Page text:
The Rejoiners are on the march to nowhere

The anti-Brexit fanatics think they’re on the up, but they will not win.

Patrick O'Flynn

Topics Brexit Politics UK

The ‘blue people’ are back – thousands of them. An army of mainly middle-class people took to the streets at the weekend, marching to get Britain back into the EU.

Saturday’s ‘Rejoin’ march through central London may not have come close to the million demonstrators that the People’s Vote campaign once claimed to have amassed back in 2019. But a good few thousand folks still snaked their way from Park Lane to Parliament Square at the weekend.

Nearly all the blue people are actually white, of course, given that most ethnic-minority citizens have more pressing things to do than set off on political wild goose chases. It is just that these days a lot of pro-EU activists actually dress in the blue of the EU flag, with sewn-on yellow stars being an optional extra.

All of this prompts a pang of recognition in me from the days when I was in UKIP, when we were insurgents seeking radical change with an exit from the EU. Back then, a lot of our activists decked themselves out in red, white and blue, often with theatrical twists: here a John Bull, there a lady who looked like she had stepped out of the audience of the BBC variety show, The Good Old Days. There were also a large number of chaps dressed in the uniform of the right-wing old duffer – dark, chalk-stripe suits with black lace-up shoes that had seen better days. Nigel Farage, who was far more of a restless moderniser than he ever let on in public, once termed these the ‘dandruff and bicycle clips brigade’.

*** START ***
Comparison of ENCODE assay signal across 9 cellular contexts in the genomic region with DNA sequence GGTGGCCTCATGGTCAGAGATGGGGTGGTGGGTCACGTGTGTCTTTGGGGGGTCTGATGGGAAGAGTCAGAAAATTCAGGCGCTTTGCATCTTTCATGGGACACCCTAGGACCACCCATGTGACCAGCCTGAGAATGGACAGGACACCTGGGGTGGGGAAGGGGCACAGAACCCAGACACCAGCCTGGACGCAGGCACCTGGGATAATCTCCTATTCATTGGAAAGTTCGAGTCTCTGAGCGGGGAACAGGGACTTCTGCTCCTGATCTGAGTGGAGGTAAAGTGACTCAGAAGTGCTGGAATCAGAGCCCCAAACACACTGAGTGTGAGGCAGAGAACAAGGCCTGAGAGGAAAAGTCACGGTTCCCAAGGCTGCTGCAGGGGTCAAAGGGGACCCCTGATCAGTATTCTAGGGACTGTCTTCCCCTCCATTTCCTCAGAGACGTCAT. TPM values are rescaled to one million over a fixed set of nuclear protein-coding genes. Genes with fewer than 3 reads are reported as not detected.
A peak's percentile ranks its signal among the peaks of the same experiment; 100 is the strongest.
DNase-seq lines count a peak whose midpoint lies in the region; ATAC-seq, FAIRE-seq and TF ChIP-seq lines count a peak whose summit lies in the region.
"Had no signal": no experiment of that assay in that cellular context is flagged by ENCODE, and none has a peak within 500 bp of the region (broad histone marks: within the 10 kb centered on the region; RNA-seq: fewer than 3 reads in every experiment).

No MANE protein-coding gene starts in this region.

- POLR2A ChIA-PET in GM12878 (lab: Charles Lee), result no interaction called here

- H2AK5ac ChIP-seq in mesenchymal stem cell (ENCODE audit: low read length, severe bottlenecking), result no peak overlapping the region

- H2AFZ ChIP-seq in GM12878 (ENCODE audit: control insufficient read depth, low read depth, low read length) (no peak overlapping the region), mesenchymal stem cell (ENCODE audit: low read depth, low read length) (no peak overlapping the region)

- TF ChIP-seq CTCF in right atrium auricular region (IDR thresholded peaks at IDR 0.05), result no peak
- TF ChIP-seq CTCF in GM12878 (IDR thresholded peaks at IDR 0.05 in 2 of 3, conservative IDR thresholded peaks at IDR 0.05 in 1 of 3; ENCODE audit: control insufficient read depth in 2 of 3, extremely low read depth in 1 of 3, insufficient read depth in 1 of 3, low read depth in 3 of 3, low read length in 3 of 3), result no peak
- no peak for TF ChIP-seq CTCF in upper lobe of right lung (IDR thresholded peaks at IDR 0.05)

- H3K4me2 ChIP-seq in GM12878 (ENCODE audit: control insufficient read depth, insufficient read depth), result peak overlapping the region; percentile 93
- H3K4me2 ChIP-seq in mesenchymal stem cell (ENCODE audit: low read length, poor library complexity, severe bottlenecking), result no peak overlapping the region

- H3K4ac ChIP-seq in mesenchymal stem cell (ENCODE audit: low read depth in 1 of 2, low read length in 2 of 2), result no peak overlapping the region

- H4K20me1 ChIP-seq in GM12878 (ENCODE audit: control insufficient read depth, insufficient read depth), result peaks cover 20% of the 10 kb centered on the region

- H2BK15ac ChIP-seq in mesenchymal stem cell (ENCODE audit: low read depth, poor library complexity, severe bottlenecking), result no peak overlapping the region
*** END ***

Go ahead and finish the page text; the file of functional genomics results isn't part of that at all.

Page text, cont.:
The Rejoin march was essentially the pro-EU mirror image of this, with many last-of-the-summer-winers dressed in the uniform of leftish old duffers – hessian shoulder bags, Corbyn-style caps, cagoules, shoes with the hue and consistency of Cornish pasties. There were legions of recently retired public-sector professionals seeking to relive the glorious radicalism of their youth.

I looked at photos of the Rejoin march to see which big-name politicians or other public figures were leading it. But I only recognised Steve Bray, the oaf who stands around Westminster yelling ‘Stop Brexit’ through a megaphone. No Keir Starmer, no Emily Thornberry, not even an Ed Davey or a Stella Creasy as far as I could see. Perhaps there was a fleeting glimpse of Baroness Ludford, a Lib Dem true believer who was an MEP back in the day – but I couldn’t quite be sure.

No doubt the Rejoiners would tell us to look at the opinion polls instead. Most recent surveys show a plurality of people thinking leaving the EU was probably a mistake. Some even suggest that Rejoin could shade another in-out referendum.

However, that would require rather a lot of hurdles to be cleared. At least one of the major parties would need to include a referendum pledge in a manifesto. It would then have to invest political capital in negotiating a good ‘Rejoin’ deal with Brussels, containing renewed opt-outs from key EU demands, such as membership of the Euro. It would also have to secure an agreement for a new British rebate. Good luck with that, chaps. Then it would need a prime minister – presumably a Labour one – ready to stake everything on winning such a referendum, knowing that David Cameron had been the last guy to take exactly this gamble. Look what happened to him.